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Critics Review
Fear Street - Part Two 1978 review: A sequel that improves on its predecessor

The sequel in the Fear Street Trilogy, based on R L Stine’s novels, does an excellent job at picking up the baton from the first film and delivering yet another thrilling film

3.5
Ryan Gomez
Jul 19, 2021
 
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What’s it about:

The second film of the weekly trilogy is set in 1978 in a summer called ‘Camp Nightwing’. Just like the first movie, a Shadysider’s name is picked by the witch Sarah Fier and the person goes on a killing spree, brutally murdering kids and young adults alike. Overnight the camp turns into a bloodbath with the story told from the perspectives of the Berman sisters, Cindy and Ziggy. The story opens with the survivors from the first movie seeking help from one of the sisters, who survived the massacre on Camp Nightwing.

What’s hot:

The second film in the trilogy perfectly shifts from the ‘neighbourhood slasher’ to the ‘summer camp slasher’. Unlike the first film, it is not riddled with obvious plot holes and is a straightforward slasher film with just the right amount of thrills and spills. There is also an upgrade in the performances by the cast with Sadie Sink, from Stranger Things, being the standout as the lead with Emily Rudd, Ryan Simpkins, and Ted Sutherland excellent as well as the supporting cast.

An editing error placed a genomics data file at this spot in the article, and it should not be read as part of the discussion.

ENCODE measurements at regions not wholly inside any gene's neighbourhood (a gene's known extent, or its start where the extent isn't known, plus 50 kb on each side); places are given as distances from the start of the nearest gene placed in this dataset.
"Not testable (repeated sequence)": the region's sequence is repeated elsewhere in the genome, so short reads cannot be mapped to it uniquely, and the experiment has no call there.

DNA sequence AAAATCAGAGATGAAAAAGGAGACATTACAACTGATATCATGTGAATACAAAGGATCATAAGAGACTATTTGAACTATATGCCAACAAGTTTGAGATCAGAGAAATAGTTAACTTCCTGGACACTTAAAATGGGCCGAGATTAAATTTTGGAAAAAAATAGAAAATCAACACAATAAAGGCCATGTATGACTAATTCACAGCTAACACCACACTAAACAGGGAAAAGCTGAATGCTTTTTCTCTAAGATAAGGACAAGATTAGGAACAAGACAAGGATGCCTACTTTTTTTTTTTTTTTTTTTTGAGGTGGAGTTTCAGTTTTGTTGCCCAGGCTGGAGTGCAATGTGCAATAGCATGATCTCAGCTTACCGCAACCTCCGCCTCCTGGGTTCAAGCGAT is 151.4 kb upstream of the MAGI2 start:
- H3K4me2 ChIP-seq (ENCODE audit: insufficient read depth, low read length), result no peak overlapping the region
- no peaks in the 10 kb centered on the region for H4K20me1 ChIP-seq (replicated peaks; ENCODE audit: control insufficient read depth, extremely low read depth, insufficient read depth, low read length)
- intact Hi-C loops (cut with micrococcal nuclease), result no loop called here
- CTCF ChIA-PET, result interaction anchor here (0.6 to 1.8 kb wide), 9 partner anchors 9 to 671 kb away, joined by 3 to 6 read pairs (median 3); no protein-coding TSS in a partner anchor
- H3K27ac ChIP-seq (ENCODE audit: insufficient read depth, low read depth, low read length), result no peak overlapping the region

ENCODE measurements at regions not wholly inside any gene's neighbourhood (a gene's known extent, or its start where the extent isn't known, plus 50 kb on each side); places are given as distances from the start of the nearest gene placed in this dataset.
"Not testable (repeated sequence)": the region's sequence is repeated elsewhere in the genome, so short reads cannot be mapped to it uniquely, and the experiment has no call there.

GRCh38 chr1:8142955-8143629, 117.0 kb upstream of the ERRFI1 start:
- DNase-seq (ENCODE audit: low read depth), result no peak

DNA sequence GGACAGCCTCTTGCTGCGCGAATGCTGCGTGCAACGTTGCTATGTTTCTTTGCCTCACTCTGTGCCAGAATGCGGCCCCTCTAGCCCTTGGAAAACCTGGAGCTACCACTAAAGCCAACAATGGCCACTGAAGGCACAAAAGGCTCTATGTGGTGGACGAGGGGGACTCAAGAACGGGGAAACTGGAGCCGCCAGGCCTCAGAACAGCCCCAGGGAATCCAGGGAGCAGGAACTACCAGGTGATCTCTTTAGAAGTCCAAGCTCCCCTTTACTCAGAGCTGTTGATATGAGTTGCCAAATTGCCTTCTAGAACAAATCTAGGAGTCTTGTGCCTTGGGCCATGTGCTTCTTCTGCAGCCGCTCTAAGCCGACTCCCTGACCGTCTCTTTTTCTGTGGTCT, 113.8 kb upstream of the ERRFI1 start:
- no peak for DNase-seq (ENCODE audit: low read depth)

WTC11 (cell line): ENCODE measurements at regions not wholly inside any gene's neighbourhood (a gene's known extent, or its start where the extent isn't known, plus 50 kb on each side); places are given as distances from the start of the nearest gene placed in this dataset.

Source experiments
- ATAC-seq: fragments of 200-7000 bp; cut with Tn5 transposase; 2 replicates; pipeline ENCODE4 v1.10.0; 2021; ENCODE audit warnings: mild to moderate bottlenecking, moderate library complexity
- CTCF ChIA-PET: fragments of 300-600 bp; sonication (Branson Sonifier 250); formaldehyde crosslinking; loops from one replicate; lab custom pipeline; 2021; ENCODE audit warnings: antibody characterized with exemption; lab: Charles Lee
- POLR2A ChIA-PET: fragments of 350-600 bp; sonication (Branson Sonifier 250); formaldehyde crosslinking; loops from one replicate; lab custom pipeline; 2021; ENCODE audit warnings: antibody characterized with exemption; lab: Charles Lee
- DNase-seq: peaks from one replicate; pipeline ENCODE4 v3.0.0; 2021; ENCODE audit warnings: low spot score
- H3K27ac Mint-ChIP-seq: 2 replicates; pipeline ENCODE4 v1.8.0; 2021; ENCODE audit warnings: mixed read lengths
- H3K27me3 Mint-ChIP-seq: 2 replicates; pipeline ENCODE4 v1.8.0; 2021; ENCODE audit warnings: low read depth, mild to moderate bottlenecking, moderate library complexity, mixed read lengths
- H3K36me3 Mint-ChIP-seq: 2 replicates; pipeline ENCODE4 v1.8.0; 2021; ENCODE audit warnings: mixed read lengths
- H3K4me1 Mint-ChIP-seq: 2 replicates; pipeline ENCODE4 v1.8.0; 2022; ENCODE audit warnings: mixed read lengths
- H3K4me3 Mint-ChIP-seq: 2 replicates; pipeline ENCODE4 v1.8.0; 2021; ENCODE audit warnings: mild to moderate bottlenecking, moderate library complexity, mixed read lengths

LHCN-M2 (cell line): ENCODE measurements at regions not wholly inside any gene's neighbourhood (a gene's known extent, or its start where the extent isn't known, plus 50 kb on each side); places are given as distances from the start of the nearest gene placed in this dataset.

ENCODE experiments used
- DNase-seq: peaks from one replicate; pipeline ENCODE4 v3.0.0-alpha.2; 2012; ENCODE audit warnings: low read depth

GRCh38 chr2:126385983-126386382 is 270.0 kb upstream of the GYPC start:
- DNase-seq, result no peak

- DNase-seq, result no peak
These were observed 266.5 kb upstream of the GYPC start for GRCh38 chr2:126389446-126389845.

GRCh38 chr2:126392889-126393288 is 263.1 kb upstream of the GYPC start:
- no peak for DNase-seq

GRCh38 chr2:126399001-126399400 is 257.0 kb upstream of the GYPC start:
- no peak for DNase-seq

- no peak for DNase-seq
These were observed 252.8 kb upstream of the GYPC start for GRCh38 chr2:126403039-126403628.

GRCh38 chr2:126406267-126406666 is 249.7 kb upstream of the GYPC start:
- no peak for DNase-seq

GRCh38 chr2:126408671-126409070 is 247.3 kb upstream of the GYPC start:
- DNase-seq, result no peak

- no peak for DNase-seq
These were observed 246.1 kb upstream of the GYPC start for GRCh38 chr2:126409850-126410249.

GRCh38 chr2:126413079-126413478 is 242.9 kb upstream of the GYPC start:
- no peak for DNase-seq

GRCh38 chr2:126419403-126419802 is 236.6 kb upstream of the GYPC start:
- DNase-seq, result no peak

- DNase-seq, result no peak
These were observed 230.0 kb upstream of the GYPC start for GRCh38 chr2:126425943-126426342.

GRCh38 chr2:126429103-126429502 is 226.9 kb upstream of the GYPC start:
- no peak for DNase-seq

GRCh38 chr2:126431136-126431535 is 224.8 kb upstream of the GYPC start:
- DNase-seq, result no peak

The cinematography and sound design remain just as good as the first one. The young actors have successfully delivered depth to the characters who would have otherwise been just random faces in a slasher flick. The script sheds further light on the lore and myth about Shadyside and Sarah Fier’s curse on Shadyside which adds to the mystery of Shadyside to keep the viewers hooked till the very end. And just like its predecessor, several hit songs from the time period are used in the film like David Bowie’s The Man Who Sold the World

What’s not:

The writing for the climax could have been better. Even though the film has supernatural elements, it should have been grounded in logic in how the script handled certain situations in the narrative, especially the climactic scene. The pacing of the narrative was irregular at times which affected the overall immersion of the movie.

Verdict:

A superior sequel that perfectly sets up the story for the final film set in 1666. The very final shot of the movie seems to suggest that the third movie of the trilogy might have a lot to unpack.

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